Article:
Christmas is a great time to celebrate with our friends, family and pets. There are lots of cat-friendly treats on the market to spoil your pet over the holidays. When celebrating Christmas with your cat it is good to be aware of the potential health risks to keep everyone safe and happy, and avoid any trips to the emergency vet!
The sight of a Christmas tree adorned with shiny balls and twinkling lights is too much for any cat to ignore. Help to prevent your Christmas tree from toppling by fixing it to something secure if possible. Glass baubles should be avoided, or securely attached out of reach to prevent injuries. Ingestion of tinsel, ribbons and string can be particularly dangerous, as any long thin foreign material can make the intestines bunch together. Chewing on Christmas lights could result in a potentially nasty shock, whilst this is unlikely, your cat should always be supervised near the Christmas tree.
Lit candles can also become a risk if left on windowsills, or places where they may be knocked over by an over enthusiastic jumper. This has been known to cause burn injuries.
It is traditional to decorate our homes with foliage over Christmas but be aware holly, yew and mistletoe can be toxic to cats if consumed. It is best to keep these plants out of reach of cats, along with poinsettia, which can cause vomiting and lethargy.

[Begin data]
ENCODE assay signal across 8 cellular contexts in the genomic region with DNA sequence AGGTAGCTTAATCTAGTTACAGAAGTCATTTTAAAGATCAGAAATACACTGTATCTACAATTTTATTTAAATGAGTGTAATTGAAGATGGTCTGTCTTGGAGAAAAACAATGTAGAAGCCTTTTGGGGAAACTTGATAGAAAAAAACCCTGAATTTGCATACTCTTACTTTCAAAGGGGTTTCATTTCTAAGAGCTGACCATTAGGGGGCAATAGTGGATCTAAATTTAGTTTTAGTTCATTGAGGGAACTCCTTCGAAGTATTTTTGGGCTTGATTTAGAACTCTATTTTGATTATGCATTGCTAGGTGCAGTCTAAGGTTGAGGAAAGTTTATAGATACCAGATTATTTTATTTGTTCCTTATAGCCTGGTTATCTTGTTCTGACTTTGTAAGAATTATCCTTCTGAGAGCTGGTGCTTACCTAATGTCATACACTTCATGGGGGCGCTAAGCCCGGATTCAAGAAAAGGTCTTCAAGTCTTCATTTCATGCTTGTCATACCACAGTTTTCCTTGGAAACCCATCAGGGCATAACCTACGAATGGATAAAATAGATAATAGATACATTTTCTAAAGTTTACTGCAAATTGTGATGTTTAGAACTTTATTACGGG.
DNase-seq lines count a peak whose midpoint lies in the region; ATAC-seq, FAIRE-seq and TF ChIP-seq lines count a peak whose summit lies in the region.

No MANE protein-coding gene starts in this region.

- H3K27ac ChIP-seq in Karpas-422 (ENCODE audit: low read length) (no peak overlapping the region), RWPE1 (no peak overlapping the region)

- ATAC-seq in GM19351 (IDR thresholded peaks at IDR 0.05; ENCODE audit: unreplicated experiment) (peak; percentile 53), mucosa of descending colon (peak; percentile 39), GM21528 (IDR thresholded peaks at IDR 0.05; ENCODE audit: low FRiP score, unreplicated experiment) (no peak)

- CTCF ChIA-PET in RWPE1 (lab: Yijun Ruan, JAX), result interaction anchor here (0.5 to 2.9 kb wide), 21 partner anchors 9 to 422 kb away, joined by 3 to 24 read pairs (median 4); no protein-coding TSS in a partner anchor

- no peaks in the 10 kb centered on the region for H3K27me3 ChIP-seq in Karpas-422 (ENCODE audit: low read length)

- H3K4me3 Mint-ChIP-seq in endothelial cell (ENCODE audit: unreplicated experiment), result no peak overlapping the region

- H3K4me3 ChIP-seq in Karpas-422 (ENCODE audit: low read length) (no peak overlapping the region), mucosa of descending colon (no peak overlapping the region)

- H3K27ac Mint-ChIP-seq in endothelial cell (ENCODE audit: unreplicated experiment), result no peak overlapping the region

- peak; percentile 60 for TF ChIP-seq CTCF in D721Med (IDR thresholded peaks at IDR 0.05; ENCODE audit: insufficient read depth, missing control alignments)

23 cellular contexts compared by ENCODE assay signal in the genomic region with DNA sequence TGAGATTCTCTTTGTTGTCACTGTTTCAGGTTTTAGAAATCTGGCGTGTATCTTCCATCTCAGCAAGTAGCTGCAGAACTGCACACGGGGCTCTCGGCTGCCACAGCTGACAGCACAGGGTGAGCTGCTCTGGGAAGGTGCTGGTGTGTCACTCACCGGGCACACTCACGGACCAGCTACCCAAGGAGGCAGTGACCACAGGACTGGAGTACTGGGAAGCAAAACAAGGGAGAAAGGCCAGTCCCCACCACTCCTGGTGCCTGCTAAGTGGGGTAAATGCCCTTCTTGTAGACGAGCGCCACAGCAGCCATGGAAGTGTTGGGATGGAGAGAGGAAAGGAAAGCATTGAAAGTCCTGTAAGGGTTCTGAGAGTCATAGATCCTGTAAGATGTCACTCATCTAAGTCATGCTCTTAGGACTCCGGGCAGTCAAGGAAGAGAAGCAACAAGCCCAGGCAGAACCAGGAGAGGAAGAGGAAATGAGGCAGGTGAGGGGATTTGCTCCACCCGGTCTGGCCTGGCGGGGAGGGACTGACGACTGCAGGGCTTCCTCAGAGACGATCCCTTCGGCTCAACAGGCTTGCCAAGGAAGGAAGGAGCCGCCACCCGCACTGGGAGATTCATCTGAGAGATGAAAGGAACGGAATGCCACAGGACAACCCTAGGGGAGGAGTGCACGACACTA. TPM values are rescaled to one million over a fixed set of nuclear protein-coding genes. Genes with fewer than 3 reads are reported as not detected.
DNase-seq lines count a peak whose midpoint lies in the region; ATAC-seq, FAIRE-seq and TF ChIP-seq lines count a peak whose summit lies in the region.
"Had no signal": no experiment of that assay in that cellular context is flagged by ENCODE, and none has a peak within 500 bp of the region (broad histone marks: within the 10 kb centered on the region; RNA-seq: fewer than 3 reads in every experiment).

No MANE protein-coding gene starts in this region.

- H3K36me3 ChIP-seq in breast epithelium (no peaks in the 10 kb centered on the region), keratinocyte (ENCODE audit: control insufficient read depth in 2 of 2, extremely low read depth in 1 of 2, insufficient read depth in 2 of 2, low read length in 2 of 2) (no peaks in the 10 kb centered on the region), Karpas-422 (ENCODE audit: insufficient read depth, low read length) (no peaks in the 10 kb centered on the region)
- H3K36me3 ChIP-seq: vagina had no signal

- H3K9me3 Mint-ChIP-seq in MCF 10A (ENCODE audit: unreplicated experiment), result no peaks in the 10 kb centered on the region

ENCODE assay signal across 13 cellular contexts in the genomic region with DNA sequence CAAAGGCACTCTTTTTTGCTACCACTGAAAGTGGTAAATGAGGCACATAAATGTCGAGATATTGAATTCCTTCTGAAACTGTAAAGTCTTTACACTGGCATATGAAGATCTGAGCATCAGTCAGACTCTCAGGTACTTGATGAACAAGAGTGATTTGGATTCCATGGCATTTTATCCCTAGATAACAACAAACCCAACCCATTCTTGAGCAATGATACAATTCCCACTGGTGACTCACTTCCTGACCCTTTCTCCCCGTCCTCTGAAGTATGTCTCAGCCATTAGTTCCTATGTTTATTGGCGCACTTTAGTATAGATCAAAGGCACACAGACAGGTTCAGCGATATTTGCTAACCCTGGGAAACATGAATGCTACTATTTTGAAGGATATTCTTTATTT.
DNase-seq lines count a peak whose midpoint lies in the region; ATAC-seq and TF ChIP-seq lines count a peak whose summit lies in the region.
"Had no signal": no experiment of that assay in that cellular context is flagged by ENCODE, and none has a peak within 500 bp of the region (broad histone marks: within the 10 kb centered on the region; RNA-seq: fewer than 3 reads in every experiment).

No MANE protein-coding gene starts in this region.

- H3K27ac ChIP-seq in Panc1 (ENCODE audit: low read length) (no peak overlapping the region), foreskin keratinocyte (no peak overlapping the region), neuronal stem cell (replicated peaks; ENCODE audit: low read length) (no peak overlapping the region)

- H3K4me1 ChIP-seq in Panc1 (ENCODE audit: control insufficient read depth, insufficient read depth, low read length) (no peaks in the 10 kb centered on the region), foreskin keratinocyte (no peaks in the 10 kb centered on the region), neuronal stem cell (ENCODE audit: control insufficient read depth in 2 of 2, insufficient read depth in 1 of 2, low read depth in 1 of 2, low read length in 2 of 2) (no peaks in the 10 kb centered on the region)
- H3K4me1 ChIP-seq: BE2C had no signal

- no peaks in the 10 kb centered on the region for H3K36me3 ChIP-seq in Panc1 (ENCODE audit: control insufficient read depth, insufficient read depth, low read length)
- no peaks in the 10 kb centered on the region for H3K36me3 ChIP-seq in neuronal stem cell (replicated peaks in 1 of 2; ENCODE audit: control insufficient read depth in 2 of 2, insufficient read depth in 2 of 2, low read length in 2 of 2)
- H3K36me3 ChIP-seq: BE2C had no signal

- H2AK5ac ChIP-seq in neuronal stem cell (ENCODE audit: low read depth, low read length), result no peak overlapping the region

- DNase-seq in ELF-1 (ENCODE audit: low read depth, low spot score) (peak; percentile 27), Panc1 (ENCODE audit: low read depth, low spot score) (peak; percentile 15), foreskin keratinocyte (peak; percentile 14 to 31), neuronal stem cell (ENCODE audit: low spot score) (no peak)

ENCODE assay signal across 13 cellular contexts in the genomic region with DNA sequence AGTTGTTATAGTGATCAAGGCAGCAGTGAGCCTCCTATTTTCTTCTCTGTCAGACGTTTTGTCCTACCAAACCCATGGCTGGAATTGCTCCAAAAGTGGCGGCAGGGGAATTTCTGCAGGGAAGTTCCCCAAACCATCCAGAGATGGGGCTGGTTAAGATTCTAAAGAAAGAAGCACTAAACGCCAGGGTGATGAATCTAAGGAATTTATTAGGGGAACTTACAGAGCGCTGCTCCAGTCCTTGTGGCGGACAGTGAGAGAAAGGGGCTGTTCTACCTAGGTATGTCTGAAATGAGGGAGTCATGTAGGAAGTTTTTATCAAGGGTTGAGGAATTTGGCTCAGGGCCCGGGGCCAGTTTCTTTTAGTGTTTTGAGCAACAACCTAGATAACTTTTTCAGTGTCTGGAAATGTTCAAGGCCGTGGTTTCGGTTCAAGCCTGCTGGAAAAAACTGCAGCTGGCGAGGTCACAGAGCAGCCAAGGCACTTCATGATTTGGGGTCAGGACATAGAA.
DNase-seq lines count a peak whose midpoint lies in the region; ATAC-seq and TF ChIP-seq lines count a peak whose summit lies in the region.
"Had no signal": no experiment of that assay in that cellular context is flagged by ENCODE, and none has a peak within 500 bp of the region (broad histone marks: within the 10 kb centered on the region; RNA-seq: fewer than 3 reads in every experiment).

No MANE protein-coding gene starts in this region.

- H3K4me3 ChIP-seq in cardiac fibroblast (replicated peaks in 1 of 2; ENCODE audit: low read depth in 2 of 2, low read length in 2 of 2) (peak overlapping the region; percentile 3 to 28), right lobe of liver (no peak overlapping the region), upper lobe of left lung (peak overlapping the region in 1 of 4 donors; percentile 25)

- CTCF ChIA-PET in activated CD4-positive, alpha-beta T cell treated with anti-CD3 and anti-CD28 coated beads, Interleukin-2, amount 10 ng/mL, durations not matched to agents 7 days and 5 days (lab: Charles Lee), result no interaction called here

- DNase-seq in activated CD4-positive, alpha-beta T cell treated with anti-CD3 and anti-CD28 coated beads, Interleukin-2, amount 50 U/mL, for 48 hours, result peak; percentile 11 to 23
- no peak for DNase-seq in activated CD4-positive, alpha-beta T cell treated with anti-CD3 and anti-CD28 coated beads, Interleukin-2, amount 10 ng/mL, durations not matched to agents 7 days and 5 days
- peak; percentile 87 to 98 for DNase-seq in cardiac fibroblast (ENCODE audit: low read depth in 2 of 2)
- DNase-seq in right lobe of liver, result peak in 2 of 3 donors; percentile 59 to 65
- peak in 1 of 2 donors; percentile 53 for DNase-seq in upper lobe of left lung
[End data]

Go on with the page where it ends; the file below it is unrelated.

Mince pies and Christmas cake, in fact, any foods containing currants, raisins or sultanas should be avoided, just like fresh grapes, the dried fruit may be toxic to your cat.
Chocolate is a must for any home at Christmas, however, remember human chocolate is not suitable for cats. Cats are more tolerant to chocolate than dogs and are less likely to indulge in a large amount, even still it is best avoided.
Cooked small bones splinter easily and can cause serious injury to your cat’s mouth and digestive tract. Remember to keep your cat away from the turkey carcass and ensure they do not raid the bin to find tasty scraps.
Any food item containing onions, garlic or chives should not be given to cats as they can cause vomiting, diarrhoea and destruction of red blood cells. If you offer your cat Christmas dinner leftovers, make sure any stuffing is removed first.
If you are concerned that your cat has managed to indulge in some of the above foods, find out the content of what they have eaten and contact your vet with your concerns. Knowing which foods to avoid giving to your cat will help you both to enjoy a healthy and happy holiday.
Cats enjoy routine, the sudden increase in visitors and new objects and smells in their environment can make Christmas a stressful time of year for your feline friend. Ensure your cat always has access to a safe, quiet area where they can retreat from the festivities when it all gets too much.
A very Merry Christmas from all of us at Protect My Pet!!
Written by Lindsay Rose MA VetMB CertAVP CertVBM MRCVS.